Next Steps: Designing an Outcomes-based Ethics and Compliance Program Evaluation

December 31, 2005
Document

2005
Kenneth W. Johnson

This is the fourth article in an ERC series commenting on the US Sentencing Commission's amended requirements for an "effective program to prevent and detect violations of law". (Click here to read other articles in the FSGO Series.) In this installment, Mr. Johnson explores how an organization might approach evaluating its ethics and compliance program. To aid the reader in understanding this broad topic, he divides his discussion of program evaluation into the following segments:

  • Introduction
  • Two Approaches to Program Evaluation
  • Measuring Organizational Culture
  • Measuring Overall Program Performance
  • Developing a Data Collection Plan
  • Benchmarks and Baselines
  • Reporting Program Performance
  • Organizational Learning

Next Steps: Designing an Outcomes-based Ethics and Compliance Program Evaluation(1)

By Kenneth W. Johnson,

Principal Consultant, Ethics Resource Center

The essential goal of an ethics and compliance program is to help governing authorities, managers, employees, and agents work together to pursue the purpose of an organization and achieve its more specific goals and objectives in a manner consistent with its standards for ethical business conduct.

practice note

As employees and agents pursue organizational purpose, organizational learning is a tool and way of life that helps them address and adapt to the conditions facing the organization; they learn how to continuously expand their capacity to create the future they truly desire to live.(2) An ethics and compliance program is an integral part of how an organization learns. It is a form of action learning: a process and culture of learning by doing.(3)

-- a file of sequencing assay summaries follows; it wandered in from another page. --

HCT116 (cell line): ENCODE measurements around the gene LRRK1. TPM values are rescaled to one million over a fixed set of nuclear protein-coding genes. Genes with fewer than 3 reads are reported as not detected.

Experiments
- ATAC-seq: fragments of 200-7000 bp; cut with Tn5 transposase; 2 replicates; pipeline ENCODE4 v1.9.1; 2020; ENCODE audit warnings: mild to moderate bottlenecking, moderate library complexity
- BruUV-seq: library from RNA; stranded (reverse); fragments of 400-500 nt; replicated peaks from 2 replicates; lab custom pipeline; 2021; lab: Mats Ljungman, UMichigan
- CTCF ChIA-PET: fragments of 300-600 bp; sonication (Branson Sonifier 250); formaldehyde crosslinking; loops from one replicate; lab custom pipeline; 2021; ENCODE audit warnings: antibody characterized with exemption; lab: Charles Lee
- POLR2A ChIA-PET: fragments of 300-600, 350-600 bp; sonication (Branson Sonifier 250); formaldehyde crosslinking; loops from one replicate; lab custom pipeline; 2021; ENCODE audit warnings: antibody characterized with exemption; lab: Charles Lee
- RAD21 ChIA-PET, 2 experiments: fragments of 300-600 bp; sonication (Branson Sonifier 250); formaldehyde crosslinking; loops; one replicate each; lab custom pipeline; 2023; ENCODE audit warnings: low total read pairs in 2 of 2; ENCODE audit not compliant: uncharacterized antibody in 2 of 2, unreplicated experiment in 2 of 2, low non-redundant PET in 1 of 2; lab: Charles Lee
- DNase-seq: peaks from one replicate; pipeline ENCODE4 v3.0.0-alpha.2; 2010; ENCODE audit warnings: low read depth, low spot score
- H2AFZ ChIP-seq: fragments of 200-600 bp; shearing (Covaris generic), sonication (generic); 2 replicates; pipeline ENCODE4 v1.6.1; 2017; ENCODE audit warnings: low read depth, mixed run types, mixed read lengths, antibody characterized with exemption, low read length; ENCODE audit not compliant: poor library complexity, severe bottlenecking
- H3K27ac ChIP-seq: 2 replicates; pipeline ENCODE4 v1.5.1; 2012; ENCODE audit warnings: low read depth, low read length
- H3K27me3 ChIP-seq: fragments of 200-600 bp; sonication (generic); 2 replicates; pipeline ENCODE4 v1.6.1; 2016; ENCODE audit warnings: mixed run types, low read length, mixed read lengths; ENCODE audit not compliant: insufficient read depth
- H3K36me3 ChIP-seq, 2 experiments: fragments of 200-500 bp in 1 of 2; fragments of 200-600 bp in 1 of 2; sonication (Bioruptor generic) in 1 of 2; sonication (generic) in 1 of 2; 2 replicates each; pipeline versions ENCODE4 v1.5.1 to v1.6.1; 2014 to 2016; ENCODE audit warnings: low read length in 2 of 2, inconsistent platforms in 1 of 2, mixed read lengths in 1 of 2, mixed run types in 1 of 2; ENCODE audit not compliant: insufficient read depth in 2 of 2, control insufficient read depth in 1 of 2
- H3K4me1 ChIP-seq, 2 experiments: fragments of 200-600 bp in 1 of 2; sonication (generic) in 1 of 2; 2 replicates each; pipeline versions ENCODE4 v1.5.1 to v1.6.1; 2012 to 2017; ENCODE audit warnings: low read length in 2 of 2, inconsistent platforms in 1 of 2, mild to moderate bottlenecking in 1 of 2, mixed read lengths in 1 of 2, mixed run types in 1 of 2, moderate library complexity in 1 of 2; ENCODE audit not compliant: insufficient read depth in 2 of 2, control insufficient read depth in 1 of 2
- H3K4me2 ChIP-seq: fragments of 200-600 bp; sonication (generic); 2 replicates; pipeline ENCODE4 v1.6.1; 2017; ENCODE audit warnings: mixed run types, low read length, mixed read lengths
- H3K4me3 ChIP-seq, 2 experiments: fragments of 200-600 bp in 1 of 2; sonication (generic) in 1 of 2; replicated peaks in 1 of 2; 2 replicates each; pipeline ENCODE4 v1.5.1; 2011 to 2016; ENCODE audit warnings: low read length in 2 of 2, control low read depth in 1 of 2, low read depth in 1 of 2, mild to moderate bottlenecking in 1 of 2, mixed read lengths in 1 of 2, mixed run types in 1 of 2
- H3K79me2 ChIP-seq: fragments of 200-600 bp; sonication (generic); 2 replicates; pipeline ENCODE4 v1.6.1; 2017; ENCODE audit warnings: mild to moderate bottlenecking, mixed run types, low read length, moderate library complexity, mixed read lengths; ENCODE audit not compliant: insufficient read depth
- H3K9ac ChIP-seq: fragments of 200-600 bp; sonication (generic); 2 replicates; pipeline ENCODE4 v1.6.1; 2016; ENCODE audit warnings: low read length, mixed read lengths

Evaluating an ethics and compliance program has always been recognized as a good practice, though few organizations evaluated their programs in any comprehensive sense.(4) Few ethics and compliance programs have been able to demonstrate that their programs achieved expected program outcomes. For most, moreover, it was enough that they could argue that their programs met the minimum requirements of the 1991 Federal Sentencing Guidelines for Organizations. Ethics and compliance conferences, as a result, tended to concentrate on sharing "best practices," without seriously questioning whether the practices actually contributed effectively, efficiently, and responsibly to achieving expected program outcomes.

Now, however, "periodic program evaluation" is a minimum requirement for an effective ethics and compliance program under the 2004 revisions to the Federal Sentencing Guidelines for Organizations (2004 FSGO).(5) As we noted in the first article of this series, this is one of the profound changes of the revised guidelines, along with the requirements for risk assessment and attention to organizational culture, which are themselves inextricably linked to program evaluation.

The issue is no longer whether to evaluate one's ethics and compliance program, but rather how to go about designing and implementing a plan for periodic program evaluation. It remains to be seen what programs and best practices will eventually prove to be effective, efficient, and responsible.

Footnotes

1. This article is based upon a chapter devoted to organizational learning and program evaluation in Business Ethics: A Manual on Managing the Responsible Business in Emerging Market Economies (Washington, D.C: Department of Commerce, 2004). Worksheets labeled, RBE Worksheet # 14, for example, refer to worksheets the "responsible business enterprise" (RBE) might use. The author of this article was principal author of the cited work. It is available for free downloading at http://www.responsible-business.com/manual.html. Mr. Johnson is a member of the American Evaluation Association, and has conducted ethics and compliance program diagnostic work since 1994.

2. See, e.g., Peter M. Senge, The Fifth Discipline: The Art and Practice of the Learning Organization (New York: Doubleday/Currency, 1990)